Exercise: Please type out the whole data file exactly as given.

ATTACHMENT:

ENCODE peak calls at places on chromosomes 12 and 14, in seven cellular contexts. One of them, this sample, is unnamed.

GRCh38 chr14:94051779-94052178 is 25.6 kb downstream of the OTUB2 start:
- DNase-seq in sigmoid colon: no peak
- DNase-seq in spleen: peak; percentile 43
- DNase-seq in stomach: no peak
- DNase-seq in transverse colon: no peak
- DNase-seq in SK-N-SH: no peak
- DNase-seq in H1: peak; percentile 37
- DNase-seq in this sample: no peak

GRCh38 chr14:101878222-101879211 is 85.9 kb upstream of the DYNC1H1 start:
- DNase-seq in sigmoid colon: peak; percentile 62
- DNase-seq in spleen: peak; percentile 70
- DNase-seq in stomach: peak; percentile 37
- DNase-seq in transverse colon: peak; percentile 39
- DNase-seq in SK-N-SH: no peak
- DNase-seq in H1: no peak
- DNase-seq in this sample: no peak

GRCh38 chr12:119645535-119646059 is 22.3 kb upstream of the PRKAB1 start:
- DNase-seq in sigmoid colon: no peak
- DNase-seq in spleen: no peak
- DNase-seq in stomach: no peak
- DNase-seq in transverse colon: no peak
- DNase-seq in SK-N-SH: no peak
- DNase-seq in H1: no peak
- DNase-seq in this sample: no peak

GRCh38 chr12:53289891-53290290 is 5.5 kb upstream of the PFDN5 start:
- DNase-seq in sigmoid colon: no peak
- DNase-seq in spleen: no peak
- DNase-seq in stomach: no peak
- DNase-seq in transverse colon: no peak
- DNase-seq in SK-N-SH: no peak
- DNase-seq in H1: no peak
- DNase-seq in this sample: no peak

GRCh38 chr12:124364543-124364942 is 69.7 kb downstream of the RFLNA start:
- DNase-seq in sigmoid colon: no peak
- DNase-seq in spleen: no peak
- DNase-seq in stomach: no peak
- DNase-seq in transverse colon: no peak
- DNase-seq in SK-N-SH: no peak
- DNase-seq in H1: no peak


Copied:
ENCODE peak calls at places on chromosomes 12 and 14, in seven cellular contexts. One of them, this sample, is unnamed.

GRCh38 chr14:94051779-94052178 is 25.6 kb downstream of the OTUB2 start:
- DNase-seq in sigmoid colon: no peak
- DNase-seq in spleen: peak; percentile 43
- DNase-seq in stomach: no peak
- DNase-seq in transverse colon: no peak
- DNase-seq in SK-N-SH: no peak
- DNase-seq in H1: peak; percentile 37
- DNase-seq in this sample: no peak

GRCh38 chr14:101878222-101879211 is 85.9 kb upstream of the DYNC1H1 start:
- DNase-seq in sigmoid colon: peak; percentile 62
- DNase-seq in spleen: peak; percentile 70
- DNase-seq in stomach: peak; percentile 37
- DNase-seq in transverse colon: peak; percentile 39
- DNase-seq in SK-N-SH: no peak
- DNase-seq in H1: no peak
- DNase-seq in this sample: no peak

GRCh38 chr12:119645535-119646059 is 22.3 kb upstream of the PRKAB1 start:
- DNase-seq in sigmoid colon: no peak
- DNase-seq in spleen: no peak
- DNase-seq in stomach: no peak
- DNase-seq in transverse colon: no peak
- DNase-seq in SK-N-SH: no peak
- DNase-seq in H1: no peak
- DNase-seq in this sample: no peak

GRCh38 chr12:53289891-53290290 is 5.5 kb upstream of the PFDN5 start:
- DNase-seq in sigmoid colon: no peak
- DNase-seq in spleen: no peak
- DNase-seq in stomach: no peak
- DNase-seq in transverse colon: no peak
- DNase-seq in SK-N-SH: no peak
- DNase-seq in H1: no peak
- DNase-seq in this sample: no peak

GRCh38 chr12:124364543-124364942 is 69.7 kb downstream of the RFLNA start:
- DNase-seq in sigmoid colon: no peak
- DNase-seq in spleen: no peak
- DNase-seq in stomach: no peak
- DNase-seq in transverse colon: no peak
- DNase-seq in SK-N-SH: no peak
- DNase-seq in H1: no peak